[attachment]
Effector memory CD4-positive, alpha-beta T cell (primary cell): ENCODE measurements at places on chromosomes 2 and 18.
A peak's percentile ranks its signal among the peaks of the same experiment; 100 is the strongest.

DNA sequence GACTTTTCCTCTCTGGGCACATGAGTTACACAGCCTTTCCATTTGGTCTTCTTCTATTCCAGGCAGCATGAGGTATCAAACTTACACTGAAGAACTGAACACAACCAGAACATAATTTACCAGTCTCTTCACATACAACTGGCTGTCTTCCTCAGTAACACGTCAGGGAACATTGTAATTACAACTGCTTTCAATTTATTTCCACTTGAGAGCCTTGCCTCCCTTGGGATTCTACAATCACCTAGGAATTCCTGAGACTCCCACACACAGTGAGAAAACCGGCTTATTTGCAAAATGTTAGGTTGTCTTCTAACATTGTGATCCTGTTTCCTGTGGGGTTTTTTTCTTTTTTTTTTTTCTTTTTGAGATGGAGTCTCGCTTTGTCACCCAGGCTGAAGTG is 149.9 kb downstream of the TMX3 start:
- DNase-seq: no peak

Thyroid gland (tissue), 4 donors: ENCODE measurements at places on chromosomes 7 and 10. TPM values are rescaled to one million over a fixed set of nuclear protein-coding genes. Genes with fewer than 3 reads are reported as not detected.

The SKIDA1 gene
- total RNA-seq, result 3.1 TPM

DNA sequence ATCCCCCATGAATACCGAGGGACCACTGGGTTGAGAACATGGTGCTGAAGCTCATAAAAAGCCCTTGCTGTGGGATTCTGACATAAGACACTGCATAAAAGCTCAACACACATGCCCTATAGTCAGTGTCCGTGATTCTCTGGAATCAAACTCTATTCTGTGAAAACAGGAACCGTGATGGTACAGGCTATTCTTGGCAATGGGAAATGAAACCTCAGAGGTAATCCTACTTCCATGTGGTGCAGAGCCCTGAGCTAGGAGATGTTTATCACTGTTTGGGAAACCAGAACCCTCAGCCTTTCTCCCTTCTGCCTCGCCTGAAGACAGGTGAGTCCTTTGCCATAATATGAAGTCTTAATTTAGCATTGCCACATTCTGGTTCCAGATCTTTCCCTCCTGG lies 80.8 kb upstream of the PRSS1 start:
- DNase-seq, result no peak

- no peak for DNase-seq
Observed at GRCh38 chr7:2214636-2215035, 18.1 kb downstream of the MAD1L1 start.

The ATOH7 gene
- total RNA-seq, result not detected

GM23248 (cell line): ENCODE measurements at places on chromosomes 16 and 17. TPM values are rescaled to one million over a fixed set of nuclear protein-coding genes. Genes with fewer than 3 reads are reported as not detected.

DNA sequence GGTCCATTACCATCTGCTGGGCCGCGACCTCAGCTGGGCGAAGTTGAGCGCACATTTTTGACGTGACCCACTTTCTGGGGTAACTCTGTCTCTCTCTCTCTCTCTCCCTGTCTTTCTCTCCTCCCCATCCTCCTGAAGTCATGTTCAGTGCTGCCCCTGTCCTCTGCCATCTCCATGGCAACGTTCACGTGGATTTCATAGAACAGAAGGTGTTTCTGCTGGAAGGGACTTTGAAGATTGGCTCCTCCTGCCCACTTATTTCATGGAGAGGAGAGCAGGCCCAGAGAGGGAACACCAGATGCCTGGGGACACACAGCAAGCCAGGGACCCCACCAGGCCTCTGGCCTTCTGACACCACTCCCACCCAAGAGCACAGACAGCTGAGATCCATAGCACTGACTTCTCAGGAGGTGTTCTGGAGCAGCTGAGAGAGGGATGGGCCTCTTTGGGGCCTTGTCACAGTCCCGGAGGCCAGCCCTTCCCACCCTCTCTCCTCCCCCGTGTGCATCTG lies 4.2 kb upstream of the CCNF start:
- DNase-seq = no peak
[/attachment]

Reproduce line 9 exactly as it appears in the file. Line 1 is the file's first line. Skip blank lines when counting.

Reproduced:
- DNase-seq, result no peak